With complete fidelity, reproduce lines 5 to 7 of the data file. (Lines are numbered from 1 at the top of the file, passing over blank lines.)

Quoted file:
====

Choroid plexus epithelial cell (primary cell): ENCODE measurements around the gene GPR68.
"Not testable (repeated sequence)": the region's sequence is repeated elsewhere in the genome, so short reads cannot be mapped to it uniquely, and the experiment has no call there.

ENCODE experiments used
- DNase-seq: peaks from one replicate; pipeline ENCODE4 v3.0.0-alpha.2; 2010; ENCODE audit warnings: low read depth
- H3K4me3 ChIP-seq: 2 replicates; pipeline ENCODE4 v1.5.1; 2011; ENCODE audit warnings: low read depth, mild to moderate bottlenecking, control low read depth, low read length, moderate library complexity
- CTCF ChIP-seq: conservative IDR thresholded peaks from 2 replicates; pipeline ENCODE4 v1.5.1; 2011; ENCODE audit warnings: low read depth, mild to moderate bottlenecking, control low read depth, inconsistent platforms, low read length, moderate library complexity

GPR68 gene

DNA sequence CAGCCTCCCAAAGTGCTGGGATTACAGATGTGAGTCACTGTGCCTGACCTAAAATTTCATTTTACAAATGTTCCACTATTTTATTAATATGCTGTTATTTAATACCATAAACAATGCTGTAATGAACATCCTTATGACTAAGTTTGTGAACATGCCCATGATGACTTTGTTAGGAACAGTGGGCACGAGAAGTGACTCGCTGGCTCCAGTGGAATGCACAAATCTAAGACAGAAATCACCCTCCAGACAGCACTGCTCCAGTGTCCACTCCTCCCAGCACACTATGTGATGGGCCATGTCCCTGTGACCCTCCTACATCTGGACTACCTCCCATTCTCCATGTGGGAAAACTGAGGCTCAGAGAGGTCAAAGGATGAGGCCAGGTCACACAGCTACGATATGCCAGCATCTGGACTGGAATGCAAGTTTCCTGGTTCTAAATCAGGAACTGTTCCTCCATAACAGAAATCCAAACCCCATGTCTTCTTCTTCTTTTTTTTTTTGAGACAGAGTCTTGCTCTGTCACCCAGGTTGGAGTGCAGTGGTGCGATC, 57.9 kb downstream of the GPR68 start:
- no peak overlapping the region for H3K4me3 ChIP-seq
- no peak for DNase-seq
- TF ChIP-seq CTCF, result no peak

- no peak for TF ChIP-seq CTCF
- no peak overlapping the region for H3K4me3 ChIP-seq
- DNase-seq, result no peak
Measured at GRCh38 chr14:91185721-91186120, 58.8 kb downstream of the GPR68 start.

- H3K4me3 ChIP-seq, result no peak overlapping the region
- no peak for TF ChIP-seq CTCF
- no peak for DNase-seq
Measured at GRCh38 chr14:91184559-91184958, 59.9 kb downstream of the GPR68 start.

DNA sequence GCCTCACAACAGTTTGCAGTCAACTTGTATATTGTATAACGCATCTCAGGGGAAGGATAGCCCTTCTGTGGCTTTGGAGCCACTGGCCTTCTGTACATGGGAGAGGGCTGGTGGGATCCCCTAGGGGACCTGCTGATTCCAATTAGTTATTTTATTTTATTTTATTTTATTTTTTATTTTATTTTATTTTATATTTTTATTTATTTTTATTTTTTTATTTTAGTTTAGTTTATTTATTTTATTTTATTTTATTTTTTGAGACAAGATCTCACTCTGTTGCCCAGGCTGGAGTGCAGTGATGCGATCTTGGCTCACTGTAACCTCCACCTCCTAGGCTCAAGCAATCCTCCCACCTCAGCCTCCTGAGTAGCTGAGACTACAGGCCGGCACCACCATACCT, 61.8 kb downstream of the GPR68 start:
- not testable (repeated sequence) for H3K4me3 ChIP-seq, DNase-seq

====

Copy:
- H3K4me3 ChIP-seq: 2 replicates; pipeline ENCODE4 v1.5.1; 2011; ENCODE audit warnings: low read depth, mild to moderate bottlenecking, control low read depth, low read length, moderate library complexity
- CTCF ChIP-seq: conservative IDR thresholded peaks from 2 replicates; pipeline ENCODE4 v1.5.1; 2011; ENCODE audit warnings: low read depth, mild to moderate bottlenecking, control low read depth, inconsistent platforms, low read length, moderate library complexity

GPR68 gene